Compare any two graphics cards:
GeForce 8800 GTS (G80) 640MB vs Radeon HD 4830 1GB
IntroThe GeForce 8800 GTS (G80) 640MB features clock speeds of 513 MHz on the GPU, and 792 MHz on the 640 MB of GDDR3 RAM. It features 96 SPUs along with 48 Texture Address Units and 20 Rasterization Operator Units.
Compare those specs to the Radeon HD 4830 1GB, which has core clock speeds of 575 MHz on the GPU, and 900 MHz on the 1024 MB of GDDR4 memory. It features 640(128x5) SPUs along with 32 Texture Address Units and 16 ROPs.
Power Usage and Theoretical Benchmarks
Power Consumption (Max TDP)
In theory, the GeForce 8800 GTS (G80) 640MB will be 10% quicker than the Radeon HD 4830 1GB in general, because of its greater bandwidth. (explain)
Texel RateThe GeForce 8800 GTS (G80) 640MB is a lot (about 34%) better at texture filtering than the Radeon HD 4830 1GB. (explain)
Pixel RateThe GeForce 8800 GTS (G80) 640MB should be a small bit (approximately 12%) more effective at anti-aliasing than the Radeon HD 4830 1GB, and also will be capable of handling higher resolutions while still performing well. (explain)
Please note that the above 'benchmarks' are all just theoretical - the results were calculated based on the card's specifications, and real-world performance may (and probably will) vary at least a bit.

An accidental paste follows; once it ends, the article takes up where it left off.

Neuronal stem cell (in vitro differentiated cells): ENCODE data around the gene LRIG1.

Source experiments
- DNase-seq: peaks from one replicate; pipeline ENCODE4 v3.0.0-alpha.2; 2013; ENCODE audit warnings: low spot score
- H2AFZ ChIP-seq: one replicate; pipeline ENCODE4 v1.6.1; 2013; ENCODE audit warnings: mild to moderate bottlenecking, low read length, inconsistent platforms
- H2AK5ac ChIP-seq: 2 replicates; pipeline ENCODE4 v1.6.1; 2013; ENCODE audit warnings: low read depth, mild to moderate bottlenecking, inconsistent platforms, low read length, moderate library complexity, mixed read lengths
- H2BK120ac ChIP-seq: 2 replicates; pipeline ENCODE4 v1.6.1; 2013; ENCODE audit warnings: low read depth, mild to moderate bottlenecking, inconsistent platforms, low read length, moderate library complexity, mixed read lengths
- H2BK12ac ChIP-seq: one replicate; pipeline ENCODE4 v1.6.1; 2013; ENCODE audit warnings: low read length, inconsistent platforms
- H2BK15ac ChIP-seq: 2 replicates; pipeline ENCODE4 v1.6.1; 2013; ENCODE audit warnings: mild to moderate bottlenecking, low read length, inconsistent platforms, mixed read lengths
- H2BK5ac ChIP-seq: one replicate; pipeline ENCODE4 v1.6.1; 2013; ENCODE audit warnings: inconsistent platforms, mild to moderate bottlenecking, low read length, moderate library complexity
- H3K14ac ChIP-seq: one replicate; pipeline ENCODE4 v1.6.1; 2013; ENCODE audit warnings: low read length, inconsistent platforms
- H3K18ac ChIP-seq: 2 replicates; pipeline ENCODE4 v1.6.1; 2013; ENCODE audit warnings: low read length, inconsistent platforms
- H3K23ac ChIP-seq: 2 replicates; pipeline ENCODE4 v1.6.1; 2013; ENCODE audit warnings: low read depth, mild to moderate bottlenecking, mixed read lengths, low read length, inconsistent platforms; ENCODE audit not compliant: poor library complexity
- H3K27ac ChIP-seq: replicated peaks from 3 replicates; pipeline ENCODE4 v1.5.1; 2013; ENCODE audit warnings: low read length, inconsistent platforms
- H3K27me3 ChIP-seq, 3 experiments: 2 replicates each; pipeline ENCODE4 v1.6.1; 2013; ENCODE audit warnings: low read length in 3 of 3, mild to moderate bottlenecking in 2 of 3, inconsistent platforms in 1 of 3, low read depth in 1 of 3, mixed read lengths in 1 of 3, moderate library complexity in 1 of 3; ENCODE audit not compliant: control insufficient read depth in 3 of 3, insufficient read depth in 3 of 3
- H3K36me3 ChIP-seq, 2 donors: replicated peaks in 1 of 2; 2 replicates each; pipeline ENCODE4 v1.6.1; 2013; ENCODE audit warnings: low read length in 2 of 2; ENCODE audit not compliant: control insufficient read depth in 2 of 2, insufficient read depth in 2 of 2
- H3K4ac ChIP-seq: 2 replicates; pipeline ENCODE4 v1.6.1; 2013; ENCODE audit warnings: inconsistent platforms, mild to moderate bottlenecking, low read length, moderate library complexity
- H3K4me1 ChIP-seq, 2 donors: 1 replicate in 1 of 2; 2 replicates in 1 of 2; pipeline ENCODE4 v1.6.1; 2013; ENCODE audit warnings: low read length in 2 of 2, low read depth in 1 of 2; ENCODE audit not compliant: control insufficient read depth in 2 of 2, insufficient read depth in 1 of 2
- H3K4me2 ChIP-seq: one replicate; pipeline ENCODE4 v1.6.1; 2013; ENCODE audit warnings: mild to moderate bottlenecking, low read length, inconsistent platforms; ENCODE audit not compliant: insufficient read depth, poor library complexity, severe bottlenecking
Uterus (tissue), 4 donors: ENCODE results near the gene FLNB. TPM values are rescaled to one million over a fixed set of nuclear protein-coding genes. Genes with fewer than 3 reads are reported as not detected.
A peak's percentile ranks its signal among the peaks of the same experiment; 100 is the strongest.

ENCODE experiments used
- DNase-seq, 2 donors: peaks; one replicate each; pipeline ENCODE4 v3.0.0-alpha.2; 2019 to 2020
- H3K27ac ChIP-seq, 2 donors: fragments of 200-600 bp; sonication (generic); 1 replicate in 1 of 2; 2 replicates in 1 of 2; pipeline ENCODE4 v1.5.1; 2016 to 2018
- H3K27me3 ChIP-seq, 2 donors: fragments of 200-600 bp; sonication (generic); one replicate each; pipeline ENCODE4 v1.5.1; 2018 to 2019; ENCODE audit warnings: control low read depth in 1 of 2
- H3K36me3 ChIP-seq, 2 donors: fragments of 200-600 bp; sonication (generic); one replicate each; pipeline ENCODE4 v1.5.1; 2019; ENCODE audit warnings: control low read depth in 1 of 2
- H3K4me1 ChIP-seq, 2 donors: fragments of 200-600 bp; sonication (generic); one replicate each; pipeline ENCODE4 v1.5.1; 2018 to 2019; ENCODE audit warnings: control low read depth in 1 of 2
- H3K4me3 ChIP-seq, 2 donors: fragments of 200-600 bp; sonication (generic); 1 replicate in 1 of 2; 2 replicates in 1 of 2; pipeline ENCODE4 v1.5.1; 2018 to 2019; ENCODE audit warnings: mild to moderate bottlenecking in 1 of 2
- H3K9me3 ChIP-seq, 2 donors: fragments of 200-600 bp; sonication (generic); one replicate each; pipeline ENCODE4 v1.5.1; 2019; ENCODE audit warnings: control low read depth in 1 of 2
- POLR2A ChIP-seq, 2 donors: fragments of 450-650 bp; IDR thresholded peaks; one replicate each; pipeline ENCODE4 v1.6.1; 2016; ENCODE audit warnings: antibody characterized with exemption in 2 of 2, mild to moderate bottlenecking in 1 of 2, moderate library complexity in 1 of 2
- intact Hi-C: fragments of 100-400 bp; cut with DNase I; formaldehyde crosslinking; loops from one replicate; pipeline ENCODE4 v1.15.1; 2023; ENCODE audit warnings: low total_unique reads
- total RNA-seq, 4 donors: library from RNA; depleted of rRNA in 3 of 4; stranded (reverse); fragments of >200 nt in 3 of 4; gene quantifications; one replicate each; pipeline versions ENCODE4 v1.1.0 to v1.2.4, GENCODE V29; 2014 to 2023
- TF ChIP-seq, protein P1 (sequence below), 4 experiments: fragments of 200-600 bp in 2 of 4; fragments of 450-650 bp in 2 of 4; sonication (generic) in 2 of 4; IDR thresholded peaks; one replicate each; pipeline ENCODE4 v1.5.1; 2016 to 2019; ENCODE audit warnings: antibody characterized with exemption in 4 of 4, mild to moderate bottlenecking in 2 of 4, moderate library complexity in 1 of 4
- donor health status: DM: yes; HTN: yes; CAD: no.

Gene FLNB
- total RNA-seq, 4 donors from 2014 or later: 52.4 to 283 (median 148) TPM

Please note that the price comparisons are based on search keywords - sometimes it might show cards with very similar names that are not exactly the same as the one chosen in the comparison. We do try to filter out the wrong results as best we can, though.
Memory Bandwidth: Memory bandwidth is the max amount of data (measured in megabytes per second) that can be moved past the external memory interface within a second. The number is worked out by multiplying the bus width by its memory speed. In the case of DDR RAM, the result should be multiplied by 2 again. If DDR5, multiply by ANOTHER 2x. The better the bandwidth is, the better the card will be in general. It especially helps with AA, High Dynamic Range and higher screen resolutions.
Texel Rate: Texel rate is the maximum texture map elements (texels) that can be processed in one second. This number is calculated by multiplying the total texture units by the core speed of the chip. The better this number, the better the video card will be at handling texture filtering (anisotropic filtering - AF). It is measured in millions of texels per second.
Pixel Rate: Pixel rate is the maximum amount of pixels the graphics card can possibly record to its local memory per second - measured in millions of pixels per second. Pixel rate is calculated by multiplying the number of Render Output Units by the clock speed of the card. ROPs (Raster Operations Pipelines - also sometimes called Render Output Units) are responsible for outputting the pixels (image) to the screen. The actual pixel rate also depends on lots of other factors, most notably the memory bandwidth of the card - the lower the memory bandwidth is, the lower the ability to get to the max fill rate.